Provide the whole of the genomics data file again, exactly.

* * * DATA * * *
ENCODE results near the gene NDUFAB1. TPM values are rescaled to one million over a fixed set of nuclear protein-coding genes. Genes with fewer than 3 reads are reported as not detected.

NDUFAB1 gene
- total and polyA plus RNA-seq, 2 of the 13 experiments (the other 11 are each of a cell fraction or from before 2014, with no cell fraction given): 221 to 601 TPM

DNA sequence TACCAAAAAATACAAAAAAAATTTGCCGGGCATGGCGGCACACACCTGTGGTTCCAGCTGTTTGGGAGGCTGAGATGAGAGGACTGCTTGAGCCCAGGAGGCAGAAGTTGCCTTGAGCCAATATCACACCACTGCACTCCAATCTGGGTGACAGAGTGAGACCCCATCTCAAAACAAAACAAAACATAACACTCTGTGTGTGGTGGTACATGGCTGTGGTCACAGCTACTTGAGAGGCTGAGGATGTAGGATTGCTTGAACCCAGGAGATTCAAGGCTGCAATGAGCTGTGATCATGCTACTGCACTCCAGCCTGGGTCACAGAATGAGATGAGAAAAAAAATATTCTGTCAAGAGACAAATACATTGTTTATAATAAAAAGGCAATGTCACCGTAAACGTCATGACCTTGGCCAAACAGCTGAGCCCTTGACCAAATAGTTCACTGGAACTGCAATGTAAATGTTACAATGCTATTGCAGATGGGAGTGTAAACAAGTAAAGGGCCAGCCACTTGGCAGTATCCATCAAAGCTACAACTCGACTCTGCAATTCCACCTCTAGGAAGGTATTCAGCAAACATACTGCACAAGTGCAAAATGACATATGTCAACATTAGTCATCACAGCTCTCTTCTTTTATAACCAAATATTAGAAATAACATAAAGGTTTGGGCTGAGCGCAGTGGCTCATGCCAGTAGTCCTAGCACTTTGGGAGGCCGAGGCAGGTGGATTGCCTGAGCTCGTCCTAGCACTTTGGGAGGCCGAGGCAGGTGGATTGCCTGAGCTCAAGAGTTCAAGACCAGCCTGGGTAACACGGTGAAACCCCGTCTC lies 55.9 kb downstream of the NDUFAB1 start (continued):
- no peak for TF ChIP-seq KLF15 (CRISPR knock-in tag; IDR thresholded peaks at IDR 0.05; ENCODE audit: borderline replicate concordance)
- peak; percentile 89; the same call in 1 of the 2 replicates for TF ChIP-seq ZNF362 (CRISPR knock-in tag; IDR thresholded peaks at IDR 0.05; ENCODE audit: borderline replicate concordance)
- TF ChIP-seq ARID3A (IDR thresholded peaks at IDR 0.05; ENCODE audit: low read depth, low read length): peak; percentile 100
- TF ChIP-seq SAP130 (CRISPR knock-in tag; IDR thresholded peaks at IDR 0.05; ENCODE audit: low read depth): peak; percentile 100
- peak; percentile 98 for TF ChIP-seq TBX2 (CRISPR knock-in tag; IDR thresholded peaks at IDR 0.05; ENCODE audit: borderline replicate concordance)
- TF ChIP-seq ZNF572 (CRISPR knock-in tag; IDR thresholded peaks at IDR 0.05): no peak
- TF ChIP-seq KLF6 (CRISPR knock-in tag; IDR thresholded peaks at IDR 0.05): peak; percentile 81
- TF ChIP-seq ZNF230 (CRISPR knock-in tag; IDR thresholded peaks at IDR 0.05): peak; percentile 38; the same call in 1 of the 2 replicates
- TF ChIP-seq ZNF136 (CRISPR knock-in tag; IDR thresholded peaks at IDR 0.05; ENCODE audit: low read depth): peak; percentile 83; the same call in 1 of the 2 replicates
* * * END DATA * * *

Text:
ENCODE results near the gene NDUFAB1. TPM values are rescaled to one million over a fixed set of nuclear protein-coding genes. Genes with fewer than 3 reads are reported as not detected.

NDUFAB1 gene
- total and polyA plus RNA-seq, 2 of the 13 experiments (the other 11 are each of a cell fraction or from before 2014, with no cell fraction given): 221 to 601 TPM

DNA sequence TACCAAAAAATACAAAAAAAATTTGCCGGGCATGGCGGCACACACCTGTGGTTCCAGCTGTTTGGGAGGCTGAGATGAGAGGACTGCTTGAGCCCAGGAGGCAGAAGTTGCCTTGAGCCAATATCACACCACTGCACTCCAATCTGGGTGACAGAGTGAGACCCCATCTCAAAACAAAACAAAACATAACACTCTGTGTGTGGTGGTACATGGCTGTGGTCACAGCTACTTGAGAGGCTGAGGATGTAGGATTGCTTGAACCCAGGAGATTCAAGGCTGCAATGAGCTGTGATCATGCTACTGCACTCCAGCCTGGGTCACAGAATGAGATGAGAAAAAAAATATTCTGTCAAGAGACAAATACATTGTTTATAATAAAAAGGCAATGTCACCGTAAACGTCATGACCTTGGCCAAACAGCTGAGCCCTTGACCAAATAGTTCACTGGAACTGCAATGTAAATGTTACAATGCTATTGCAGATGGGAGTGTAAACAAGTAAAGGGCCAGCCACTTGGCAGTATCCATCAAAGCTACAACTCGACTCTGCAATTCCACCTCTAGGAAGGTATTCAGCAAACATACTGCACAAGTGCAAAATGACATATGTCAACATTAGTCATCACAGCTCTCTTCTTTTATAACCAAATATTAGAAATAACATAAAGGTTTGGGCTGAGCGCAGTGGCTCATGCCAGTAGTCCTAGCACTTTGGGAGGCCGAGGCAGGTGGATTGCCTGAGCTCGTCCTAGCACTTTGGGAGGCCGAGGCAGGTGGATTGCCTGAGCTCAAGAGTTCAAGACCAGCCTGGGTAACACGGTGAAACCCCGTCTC lies 55.9 kb downstream of the NDUFAB1 start (continued):
- no peak for TF ChIP-seq KLF15 (CRISPR knock-in tag; IDR thresholded peaks at IDR 0.05; ENCODE audit: borderline replicate concordance)
- peak; percentile 89; the same call in 1 of the 2 replicates for TF ChIP-seq ZNF362 (CRISPR knock-in tag; IDR thresholded peaks at IDR 0.05; ENCODE audit: borderline replicate concordance)
- TF ChIP-seq ARID3A (IDR thresholded peaks at IDR 0.05; ENCODE audit: low read depth, low read length): peak; percentile 100
- TF ChIP-seq SAP130 (CRISPR knock-in tag; IDR thresholded peaks at IDR 0.05; ENCODE audit: low read depth): peak; percentile 100
- peak; percentile 98 for TF ChIP-seq TBX2 (CRISPR knock-in tag; IDR thresholded peaks at IDR 0.05; ENCODE audit: borderline replicate concordance)
- TF ChIP-seq ZNF572 (CRISPR knock-in tag; IDR thresholded peaks at IDR 0.05): no peak
- TF ChIP-seq KLF6 (CRISPR knock-in tag; IDR thresholded peaks at IDR 0.05): peak; percentile 81
- TF ChIP-seq ZNF230 (CRISPR knock-in tag; IDR thresholded peaks at IDR 0.05): peak; percentile 38; the same call in 1 of the 2 replicates
- TF ChIP-seq ZNF136 (CRISPR knock-in tag; IDR thresholded peaks at IDR 0.05; ENCODE audit: low read depth): peak; percentile 83; the same call in 1 of the 2 replicates